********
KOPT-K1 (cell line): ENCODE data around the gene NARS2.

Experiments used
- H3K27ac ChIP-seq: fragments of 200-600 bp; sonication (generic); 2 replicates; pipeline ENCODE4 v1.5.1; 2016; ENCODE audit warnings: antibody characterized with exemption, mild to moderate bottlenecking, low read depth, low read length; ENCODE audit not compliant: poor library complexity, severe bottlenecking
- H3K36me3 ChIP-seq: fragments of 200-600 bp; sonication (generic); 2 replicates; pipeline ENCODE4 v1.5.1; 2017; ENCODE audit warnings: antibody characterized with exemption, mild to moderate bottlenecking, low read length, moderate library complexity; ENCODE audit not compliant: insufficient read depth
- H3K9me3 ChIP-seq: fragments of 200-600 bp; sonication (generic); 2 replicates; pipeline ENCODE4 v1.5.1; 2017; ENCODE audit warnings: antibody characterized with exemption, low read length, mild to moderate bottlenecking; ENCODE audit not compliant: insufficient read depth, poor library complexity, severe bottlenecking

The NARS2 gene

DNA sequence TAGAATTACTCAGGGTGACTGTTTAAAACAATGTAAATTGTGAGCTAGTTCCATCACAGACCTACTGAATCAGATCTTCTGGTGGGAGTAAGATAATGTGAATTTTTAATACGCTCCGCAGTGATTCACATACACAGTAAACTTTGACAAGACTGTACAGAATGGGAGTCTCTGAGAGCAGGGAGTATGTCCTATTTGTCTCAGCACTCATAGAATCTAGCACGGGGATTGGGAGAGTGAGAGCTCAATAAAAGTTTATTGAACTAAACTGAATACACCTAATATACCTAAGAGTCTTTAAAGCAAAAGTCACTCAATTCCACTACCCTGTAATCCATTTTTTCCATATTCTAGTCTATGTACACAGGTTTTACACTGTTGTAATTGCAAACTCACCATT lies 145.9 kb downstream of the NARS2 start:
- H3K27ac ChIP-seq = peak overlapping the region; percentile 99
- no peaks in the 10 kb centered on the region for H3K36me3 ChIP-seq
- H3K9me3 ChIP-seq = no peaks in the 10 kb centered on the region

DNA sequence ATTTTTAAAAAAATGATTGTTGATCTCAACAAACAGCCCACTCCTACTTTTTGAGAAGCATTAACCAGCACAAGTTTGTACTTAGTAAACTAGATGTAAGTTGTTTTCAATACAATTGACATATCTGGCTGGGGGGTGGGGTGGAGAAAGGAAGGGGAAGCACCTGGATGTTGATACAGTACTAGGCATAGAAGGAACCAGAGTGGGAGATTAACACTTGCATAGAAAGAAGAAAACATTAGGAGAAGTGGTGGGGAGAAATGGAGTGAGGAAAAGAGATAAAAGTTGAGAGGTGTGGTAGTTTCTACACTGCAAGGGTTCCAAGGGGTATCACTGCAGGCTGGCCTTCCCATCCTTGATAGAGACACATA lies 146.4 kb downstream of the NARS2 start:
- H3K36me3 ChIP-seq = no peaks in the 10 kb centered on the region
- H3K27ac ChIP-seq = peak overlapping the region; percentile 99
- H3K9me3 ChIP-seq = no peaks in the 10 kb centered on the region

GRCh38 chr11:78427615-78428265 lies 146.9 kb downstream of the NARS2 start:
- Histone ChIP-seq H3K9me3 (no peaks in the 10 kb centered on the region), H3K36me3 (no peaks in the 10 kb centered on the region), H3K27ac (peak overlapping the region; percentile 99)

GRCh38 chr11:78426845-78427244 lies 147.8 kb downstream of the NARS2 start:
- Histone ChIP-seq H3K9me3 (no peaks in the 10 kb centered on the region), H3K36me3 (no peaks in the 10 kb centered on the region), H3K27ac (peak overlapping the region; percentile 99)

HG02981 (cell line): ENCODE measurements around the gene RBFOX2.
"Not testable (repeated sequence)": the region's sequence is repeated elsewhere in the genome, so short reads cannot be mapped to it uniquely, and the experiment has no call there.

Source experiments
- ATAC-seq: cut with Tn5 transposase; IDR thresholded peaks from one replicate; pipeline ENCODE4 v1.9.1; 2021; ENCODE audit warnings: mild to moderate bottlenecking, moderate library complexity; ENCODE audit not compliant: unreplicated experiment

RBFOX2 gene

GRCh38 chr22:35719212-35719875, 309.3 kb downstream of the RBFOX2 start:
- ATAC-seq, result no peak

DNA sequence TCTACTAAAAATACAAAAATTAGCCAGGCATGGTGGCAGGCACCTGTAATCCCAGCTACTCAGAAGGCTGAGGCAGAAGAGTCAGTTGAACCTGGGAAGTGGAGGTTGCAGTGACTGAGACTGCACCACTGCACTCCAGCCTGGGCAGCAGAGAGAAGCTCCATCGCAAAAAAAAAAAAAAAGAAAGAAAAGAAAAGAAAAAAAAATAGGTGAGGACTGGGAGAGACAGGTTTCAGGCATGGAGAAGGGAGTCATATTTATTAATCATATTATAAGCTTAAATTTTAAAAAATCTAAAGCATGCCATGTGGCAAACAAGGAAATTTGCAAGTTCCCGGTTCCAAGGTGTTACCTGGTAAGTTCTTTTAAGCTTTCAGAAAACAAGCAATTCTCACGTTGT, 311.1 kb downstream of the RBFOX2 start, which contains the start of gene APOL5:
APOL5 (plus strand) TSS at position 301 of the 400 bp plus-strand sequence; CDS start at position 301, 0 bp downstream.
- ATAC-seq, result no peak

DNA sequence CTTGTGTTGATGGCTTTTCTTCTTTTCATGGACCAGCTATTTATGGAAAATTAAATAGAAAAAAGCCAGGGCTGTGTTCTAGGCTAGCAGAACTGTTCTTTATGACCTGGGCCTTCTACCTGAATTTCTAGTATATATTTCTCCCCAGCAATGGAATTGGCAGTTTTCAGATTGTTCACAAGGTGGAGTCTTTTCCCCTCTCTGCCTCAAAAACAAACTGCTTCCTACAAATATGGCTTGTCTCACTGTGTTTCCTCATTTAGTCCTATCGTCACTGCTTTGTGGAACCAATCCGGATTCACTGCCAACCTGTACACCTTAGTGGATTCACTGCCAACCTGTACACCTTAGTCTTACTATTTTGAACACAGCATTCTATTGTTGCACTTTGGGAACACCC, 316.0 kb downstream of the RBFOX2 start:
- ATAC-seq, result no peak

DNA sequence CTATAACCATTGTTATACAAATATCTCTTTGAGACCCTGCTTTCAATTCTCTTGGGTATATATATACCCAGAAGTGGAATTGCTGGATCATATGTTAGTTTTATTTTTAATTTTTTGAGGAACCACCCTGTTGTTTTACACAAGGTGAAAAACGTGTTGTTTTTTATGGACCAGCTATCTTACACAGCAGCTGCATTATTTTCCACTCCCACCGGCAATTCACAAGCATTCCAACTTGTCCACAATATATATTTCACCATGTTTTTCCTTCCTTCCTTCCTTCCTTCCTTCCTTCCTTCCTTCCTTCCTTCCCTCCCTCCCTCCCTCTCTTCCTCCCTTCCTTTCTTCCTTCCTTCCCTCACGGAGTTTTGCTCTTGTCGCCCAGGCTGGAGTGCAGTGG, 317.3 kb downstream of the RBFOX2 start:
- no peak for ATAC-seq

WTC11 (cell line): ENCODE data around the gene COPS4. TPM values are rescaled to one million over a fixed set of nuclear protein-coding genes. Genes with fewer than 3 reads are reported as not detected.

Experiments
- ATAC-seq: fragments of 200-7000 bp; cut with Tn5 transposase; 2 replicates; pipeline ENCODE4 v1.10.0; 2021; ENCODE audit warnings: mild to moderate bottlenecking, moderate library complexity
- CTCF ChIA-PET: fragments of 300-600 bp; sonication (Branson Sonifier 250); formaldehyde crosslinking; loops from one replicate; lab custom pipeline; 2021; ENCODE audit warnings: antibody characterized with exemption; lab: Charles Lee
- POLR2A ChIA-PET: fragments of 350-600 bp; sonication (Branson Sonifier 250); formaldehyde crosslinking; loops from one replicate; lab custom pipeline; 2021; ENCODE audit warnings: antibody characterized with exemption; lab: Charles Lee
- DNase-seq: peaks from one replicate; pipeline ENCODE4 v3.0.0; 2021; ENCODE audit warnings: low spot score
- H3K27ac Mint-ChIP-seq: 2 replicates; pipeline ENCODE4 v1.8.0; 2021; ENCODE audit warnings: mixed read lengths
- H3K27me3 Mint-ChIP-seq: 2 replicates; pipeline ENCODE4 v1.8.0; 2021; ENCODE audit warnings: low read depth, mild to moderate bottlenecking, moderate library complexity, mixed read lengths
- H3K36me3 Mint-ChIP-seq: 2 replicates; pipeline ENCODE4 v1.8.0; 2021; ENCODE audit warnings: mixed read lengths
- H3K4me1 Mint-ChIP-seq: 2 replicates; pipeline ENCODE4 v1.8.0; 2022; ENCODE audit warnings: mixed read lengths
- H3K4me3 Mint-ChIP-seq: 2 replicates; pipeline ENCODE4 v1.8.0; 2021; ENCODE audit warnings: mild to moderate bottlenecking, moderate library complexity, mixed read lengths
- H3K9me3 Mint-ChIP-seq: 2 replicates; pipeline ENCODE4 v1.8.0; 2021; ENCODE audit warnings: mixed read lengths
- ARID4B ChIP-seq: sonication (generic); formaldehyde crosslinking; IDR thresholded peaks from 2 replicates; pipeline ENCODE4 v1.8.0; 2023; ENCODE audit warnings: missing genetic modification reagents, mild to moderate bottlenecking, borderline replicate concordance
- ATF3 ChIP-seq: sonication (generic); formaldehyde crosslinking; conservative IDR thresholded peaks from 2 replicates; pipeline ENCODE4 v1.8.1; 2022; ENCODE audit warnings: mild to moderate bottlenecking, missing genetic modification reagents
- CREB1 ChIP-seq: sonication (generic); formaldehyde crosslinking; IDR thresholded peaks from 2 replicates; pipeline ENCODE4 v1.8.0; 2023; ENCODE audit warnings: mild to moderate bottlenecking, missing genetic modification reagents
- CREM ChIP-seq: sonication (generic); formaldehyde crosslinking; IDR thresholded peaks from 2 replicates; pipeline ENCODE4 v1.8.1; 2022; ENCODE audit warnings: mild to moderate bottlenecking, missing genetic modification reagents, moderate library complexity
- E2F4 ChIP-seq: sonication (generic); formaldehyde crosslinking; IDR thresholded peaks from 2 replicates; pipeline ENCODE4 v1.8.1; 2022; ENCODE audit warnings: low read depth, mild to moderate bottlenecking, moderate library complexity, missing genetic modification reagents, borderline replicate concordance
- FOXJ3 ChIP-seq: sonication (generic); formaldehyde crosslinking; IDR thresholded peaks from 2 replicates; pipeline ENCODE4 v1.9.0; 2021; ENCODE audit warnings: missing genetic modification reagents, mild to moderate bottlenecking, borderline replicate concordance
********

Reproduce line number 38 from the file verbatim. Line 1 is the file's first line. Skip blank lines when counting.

- DNase-seq: peaks from one replicate; pipeline ENCODE4 v3.0.0; 2021; ENCODE audit warnings: low spot score